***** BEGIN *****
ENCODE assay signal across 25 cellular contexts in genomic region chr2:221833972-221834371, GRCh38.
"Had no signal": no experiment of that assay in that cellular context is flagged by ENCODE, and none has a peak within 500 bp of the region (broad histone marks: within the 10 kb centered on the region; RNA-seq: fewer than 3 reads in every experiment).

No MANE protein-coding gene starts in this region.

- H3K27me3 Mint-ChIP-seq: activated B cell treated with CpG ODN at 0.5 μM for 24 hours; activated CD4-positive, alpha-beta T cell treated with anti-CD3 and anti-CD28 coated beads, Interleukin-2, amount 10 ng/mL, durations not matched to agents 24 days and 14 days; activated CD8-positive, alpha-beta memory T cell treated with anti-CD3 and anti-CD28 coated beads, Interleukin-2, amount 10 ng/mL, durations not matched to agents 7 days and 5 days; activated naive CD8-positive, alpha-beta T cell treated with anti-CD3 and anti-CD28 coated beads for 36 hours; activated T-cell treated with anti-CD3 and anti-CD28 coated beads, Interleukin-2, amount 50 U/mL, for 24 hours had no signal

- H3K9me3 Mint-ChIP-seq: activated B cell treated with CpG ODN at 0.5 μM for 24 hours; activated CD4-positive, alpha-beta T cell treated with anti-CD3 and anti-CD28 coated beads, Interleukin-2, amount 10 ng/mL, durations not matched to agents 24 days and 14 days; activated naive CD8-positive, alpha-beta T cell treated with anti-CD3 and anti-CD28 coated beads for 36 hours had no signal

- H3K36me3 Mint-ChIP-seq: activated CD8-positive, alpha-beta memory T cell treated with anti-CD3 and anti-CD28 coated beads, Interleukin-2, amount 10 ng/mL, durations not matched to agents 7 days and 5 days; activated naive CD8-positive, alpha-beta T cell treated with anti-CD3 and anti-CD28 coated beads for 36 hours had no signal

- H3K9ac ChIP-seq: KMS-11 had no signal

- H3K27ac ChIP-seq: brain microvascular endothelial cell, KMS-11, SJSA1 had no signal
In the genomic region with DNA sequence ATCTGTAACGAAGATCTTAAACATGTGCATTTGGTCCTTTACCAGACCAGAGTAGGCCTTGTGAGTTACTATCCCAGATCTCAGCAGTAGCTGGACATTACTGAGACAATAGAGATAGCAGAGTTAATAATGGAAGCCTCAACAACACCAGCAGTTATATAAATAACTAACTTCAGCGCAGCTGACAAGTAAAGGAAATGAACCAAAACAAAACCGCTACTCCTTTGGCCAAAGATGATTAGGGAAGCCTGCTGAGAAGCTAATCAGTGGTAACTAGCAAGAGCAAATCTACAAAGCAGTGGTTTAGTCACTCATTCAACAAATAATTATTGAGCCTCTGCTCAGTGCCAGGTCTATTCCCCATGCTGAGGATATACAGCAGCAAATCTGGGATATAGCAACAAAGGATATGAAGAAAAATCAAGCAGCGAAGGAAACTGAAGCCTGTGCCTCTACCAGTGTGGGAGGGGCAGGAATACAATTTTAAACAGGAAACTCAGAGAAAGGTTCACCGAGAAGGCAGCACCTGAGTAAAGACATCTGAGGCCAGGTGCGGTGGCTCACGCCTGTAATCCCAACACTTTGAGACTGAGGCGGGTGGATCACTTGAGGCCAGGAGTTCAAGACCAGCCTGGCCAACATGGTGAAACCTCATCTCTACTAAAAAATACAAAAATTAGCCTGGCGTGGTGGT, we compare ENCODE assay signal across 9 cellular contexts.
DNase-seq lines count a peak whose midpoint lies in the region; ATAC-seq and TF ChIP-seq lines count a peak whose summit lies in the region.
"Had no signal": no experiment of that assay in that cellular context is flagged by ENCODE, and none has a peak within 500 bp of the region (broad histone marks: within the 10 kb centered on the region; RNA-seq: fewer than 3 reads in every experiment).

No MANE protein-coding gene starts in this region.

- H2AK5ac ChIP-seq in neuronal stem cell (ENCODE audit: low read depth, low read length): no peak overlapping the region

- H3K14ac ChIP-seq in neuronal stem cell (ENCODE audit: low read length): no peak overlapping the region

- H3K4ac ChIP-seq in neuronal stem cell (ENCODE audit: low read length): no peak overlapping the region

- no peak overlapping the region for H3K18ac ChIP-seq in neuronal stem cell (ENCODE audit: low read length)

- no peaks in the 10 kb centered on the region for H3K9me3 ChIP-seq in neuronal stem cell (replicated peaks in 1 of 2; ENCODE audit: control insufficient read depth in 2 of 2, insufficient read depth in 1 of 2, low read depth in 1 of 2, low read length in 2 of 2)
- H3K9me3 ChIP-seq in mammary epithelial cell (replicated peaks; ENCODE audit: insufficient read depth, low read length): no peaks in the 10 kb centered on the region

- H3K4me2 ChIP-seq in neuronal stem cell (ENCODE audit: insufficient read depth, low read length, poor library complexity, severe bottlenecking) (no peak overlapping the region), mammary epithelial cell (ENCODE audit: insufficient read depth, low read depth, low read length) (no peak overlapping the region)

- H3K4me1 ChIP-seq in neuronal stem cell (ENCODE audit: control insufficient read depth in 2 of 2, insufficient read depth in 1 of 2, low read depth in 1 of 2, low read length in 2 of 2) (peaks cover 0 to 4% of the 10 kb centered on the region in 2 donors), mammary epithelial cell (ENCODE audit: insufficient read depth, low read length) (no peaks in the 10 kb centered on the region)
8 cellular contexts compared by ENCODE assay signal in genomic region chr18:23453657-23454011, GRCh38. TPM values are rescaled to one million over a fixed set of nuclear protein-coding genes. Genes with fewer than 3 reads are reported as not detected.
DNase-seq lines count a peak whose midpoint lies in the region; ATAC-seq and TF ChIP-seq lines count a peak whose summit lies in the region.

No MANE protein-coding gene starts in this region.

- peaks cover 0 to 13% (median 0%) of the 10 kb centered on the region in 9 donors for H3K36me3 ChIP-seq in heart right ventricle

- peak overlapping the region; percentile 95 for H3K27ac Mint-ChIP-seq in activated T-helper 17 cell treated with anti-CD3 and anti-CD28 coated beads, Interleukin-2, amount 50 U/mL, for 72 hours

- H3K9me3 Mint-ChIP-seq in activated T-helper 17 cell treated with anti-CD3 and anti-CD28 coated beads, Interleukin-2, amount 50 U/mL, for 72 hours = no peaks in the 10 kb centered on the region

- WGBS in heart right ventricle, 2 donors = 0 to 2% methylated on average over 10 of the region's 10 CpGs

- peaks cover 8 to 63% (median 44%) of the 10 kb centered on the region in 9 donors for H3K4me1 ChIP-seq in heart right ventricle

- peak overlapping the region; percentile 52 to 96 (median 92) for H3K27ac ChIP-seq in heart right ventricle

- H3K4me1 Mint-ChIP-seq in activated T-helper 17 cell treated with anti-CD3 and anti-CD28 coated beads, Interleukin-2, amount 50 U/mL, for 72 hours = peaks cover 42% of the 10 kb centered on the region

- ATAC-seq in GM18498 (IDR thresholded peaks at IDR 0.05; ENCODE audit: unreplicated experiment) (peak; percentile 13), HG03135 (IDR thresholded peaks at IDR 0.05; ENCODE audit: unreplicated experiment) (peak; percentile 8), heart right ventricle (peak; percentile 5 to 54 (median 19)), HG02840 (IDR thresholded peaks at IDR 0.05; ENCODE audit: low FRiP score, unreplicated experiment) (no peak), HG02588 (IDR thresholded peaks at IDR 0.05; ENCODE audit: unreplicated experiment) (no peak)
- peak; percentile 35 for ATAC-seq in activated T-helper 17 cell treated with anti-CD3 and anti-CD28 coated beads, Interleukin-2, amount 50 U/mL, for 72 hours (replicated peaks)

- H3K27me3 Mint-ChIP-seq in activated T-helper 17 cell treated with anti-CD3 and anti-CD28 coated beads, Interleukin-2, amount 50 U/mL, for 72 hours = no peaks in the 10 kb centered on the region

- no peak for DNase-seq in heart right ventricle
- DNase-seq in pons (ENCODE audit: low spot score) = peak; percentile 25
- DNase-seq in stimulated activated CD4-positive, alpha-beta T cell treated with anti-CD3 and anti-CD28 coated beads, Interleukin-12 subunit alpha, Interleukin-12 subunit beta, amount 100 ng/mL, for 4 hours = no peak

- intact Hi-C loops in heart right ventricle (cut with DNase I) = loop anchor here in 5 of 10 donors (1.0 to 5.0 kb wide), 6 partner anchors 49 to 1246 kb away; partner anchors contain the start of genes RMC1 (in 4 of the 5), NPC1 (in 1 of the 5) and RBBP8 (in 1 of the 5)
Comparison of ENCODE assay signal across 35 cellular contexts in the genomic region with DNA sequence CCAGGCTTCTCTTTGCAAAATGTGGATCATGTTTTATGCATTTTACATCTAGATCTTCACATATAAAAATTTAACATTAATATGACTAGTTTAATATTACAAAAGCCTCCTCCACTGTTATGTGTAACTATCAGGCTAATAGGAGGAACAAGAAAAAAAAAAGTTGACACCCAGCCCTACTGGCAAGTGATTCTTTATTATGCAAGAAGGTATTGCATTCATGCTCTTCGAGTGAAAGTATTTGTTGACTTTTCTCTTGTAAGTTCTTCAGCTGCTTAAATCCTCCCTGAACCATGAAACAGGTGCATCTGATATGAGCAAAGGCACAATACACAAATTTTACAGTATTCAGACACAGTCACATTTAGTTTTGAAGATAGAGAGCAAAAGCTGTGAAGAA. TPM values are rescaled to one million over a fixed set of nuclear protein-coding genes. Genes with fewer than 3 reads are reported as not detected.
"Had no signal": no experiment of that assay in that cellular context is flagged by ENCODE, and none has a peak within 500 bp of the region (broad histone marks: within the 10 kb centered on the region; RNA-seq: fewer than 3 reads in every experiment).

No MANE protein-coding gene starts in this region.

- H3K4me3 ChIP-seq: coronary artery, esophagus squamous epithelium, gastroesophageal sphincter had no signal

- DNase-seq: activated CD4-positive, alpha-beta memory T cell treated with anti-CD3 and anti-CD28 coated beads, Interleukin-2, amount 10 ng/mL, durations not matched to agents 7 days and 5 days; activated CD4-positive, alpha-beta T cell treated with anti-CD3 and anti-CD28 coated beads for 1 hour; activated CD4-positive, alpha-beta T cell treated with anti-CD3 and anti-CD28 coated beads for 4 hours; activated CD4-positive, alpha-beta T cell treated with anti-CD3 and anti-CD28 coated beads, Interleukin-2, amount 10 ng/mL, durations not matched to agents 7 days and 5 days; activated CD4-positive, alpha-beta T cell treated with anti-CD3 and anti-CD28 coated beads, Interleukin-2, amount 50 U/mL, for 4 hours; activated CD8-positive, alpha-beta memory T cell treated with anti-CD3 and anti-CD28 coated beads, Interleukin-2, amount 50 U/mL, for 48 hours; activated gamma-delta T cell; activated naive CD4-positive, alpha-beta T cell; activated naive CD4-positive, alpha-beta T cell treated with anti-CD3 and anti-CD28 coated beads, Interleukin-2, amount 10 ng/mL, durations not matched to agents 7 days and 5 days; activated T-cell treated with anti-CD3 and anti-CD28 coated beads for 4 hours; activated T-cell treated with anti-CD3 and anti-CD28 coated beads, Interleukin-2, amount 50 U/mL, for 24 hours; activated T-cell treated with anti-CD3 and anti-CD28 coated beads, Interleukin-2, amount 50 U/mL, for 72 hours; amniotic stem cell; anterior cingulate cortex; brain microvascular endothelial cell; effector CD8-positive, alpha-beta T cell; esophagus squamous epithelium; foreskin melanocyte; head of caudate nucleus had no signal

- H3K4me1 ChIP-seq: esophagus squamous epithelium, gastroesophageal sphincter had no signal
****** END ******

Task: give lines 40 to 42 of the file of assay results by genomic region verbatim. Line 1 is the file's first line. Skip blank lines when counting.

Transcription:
No MANE protein-coding gene starts in this region.

- H3K4me3 ChIP-seq: coronary artery, esophagus squamous epithelium, gastroesophageal sphincter had no signal

- DNase-seq: activated CD4-positive, alpha-beta memory T cell treated with anti-CD3 and anti-CD28 coated beads, Interleukin-2, amount 10 ng/mL, durations not matched to agents 7 days and 5 days; activated CD4-positive, alpha-beta T cell treated with anti-CD3 and anti-CD28 coated beads for 1 hour; activated CD4-positive, alpha-beta T cell treated with anti-CD3 and anti-CD28 coated beads for 4 hours; activated CD4-positive, alpha-beta T cell treated with anti-CD3 and anti-CD28 coated beads, Interleukin-2, amount 10 ng/mL, durations not matched to agents 7 days and 5 days; activated CD4-positive, alpha-beta T cell treated with anti-CD3 and anti-CD28 coated beads, Interleukin-2, amount 50 U/mL, for 4 hours; activated CD8-positive, alpha-beta memory T cell treated with anti-CD3 and anti-CD28 coated beads, Interleukin-2, amount 50 U/mL, for 48 hours; activated gamma-delta T cell; activated naive CD4-positive, alpha-beta T cell; activated naive CD4-positive, alpha-beta T cell treated with anti-CD3 and anti-CD28 coated beads, Interleukin-2, amount 10 ng/mL, durations not matched to agents 7 days and 5 days; activated T-cell treated with anti-CD3 and anti-CD28 coated beads for 4 hours; activated T-cell treated with anti-CD3 and anti-CD28 coated beads, Interleukin-2, amount 50 U/mL, for 24 hours; activated T-cell treated with anti-CD3 and anti-CD28 coated beads, Interleukin-2, amount 50 U/mL, for 72 hours; amniotic stem cell; anterior cingulate cortex; brain microvascular endothelial cell; effector CD8-positive, alpha-beta T cell; esophagus squamous epithelium; foreskin melanocyte; head of caudate nucleus had no signal